Writedown follows the loss of 200 jobs in the streaming platform’s podcasting division
The Duchess of Sussex’ Archetypes podcast ended after just one season
Spotify has taken a €39m (£34m) hit on podcasts after ditching a string of deals including its high-profile tie-up with the Duke and Duchess of Sussex.
The music streaming service revealed that it had taken the writedown in the second quarter of the year as a result of “write offs and contract termination” costs “in connection with rationalising our podcast content portfolio”.
Spotify has recently been making heavy cutbacks in its podcasting division after spending millions expanding into the market.
Last month Spotify and Archewell Audio, Prince Harry and Meghan Markle’s podcast production company, agreed to mutually terminate a $20m (£16m) deal they signed in 2020.
The Duke and Duchess reportedly failed to meet performance targets to secure the full payout. The commercial arrangements have not been disclosed.
Archetypes, the only podcast that the Sussexes made for Spotify, was cancelled after one season. The partnership was later broken up and Bill Simmons, an executive and podcast host at Spotify, has called the pair “f-----g grifters”.
Speaking to investors, Daniel Ek, Spotify’s chief executive, said the company was “stepping out of some deals and relationships that haven’t worked out” and admitted that in some cases “we overpaid relative to what we should have done”.
Spotify made a series of large investments in podcasting to draw celebrity hosts like Joe Rogan onto the platformCREDIT: SYFY/Getty Images Contributor
The podcasting write down contributed to a widening €302m loss for the music streaming service, with the company also taking charges on reducing its office space as it makes job cuts.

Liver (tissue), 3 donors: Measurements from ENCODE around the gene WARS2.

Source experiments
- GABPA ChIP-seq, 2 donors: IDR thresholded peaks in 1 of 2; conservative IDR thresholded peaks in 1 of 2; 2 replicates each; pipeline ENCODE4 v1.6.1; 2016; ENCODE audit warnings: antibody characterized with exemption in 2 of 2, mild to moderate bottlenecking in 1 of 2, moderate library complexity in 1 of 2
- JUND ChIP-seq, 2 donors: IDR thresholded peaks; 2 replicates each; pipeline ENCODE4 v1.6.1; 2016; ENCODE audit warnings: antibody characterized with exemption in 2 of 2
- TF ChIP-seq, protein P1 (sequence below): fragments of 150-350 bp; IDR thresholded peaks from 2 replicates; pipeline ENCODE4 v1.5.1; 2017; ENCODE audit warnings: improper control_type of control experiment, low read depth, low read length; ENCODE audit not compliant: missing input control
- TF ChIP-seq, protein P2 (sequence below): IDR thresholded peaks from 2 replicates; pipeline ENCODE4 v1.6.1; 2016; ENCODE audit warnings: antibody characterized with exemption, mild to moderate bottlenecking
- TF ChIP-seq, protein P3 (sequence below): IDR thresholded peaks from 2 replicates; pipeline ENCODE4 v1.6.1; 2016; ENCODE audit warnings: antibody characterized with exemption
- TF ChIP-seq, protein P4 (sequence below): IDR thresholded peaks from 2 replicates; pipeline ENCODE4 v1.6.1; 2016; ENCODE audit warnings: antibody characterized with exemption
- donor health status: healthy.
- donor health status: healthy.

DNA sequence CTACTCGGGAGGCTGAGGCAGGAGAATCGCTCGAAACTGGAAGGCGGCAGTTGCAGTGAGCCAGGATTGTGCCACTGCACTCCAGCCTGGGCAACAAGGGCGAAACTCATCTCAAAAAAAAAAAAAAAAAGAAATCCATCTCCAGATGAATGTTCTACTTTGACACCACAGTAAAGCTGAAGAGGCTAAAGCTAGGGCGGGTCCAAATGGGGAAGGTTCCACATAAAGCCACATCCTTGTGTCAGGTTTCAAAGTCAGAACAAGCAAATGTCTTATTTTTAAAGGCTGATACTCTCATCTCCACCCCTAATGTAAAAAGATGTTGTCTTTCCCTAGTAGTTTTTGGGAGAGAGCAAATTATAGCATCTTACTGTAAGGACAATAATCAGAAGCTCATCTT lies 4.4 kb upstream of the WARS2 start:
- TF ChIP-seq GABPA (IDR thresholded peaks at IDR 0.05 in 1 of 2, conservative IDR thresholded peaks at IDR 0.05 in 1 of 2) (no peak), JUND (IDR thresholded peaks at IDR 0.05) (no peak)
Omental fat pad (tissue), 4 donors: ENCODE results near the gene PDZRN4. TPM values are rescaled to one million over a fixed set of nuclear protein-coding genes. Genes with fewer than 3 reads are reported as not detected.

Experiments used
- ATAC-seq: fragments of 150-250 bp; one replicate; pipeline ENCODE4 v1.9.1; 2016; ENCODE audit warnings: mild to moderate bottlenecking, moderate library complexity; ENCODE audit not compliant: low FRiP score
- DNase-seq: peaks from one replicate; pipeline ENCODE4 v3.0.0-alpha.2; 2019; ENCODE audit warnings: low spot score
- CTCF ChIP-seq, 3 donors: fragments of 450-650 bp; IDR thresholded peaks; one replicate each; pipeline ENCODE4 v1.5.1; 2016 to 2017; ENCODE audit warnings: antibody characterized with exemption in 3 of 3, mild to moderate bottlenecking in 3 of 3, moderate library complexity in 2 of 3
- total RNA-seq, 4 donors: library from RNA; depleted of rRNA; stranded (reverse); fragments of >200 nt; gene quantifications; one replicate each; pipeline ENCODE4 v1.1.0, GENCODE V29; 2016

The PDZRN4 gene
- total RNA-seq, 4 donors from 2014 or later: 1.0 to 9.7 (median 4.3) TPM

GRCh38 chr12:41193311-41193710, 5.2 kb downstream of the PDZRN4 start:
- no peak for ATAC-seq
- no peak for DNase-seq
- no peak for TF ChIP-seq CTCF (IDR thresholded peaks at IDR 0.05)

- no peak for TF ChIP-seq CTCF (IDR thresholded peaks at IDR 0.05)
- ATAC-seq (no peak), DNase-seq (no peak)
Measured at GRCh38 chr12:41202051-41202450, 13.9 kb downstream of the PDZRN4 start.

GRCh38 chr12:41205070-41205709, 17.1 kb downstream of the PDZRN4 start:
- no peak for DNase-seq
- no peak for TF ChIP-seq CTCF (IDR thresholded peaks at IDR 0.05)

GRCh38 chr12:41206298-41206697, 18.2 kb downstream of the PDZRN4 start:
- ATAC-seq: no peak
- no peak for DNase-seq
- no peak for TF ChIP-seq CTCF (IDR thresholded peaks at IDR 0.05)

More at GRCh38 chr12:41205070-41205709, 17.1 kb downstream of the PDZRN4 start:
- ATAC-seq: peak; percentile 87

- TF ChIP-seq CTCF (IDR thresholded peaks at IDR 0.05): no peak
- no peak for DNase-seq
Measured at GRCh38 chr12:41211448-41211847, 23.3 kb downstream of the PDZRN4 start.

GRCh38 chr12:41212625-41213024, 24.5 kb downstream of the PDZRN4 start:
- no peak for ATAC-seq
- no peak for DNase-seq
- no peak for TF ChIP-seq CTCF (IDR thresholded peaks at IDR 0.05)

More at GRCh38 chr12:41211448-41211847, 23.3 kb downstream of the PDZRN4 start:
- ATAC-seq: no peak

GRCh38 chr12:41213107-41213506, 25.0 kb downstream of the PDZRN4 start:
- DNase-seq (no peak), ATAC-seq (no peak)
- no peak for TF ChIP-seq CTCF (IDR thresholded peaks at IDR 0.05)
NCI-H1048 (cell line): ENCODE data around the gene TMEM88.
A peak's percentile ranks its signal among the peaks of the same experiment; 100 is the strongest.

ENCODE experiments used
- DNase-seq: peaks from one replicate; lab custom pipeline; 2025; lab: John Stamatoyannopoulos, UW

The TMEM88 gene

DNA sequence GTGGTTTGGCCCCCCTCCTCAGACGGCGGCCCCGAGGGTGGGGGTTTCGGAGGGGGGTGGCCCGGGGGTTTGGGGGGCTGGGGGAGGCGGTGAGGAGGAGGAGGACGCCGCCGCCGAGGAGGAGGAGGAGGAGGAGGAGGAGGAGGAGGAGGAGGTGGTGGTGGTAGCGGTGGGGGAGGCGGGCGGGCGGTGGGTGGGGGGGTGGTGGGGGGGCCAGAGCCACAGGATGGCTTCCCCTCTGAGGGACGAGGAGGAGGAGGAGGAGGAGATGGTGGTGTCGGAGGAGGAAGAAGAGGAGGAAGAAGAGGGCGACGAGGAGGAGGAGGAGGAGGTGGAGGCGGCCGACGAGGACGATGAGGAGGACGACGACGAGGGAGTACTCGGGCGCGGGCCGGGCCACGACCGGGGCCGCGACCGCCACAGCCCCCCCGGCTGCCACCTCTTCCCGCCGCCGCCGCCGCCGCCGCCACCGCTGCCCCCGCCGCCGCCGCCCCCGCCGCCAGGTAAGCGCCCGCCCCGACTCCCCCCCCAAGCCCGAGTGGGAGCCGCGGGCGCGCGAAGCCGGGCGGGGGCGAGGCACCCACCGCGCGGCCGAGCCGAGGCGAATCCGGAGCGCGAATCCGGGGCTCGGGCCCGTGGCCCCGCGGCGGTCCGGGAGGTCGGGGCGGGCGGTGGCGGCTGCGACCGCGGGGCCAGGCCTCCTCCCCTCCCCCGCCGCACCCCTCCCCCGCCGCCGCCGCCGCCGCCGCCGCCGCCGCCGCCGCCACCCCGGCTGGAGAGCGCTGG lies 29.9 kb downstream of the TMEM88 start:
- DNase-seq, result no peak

Spotify invested heavily in podcasts as part of an expansion beyond music, signing up the Sussexes as well as stars such as US host Joe Rogan.
However, the expansion has failed to yield the hoped-for increase in advertising revenue and Spotify laid off 200 staff in its podcast division last month as well as cancelling six true crime podcasts.
It has struggled to make a profit from the operation.
Spotify signed up 10m new paying users in the second quarter of the year, hitting 220m subscribers. Including advertising supported users, it now has 550m people using the app every month.
Revenue grew by 11pc to €3.2bn. Its losses widened from €125m to €302m. Spotify said its adjusted operating loss, which strips out one-offs, fell to €112m.
The streaming service raised the price of its main monthly subscription by £1 a month to £10.99 earlier this week, the first such rise in its history.
It is under pressure from record labels to increase payouts to the industry.
Spotify shares were down 6pc in pre-market trading in the US.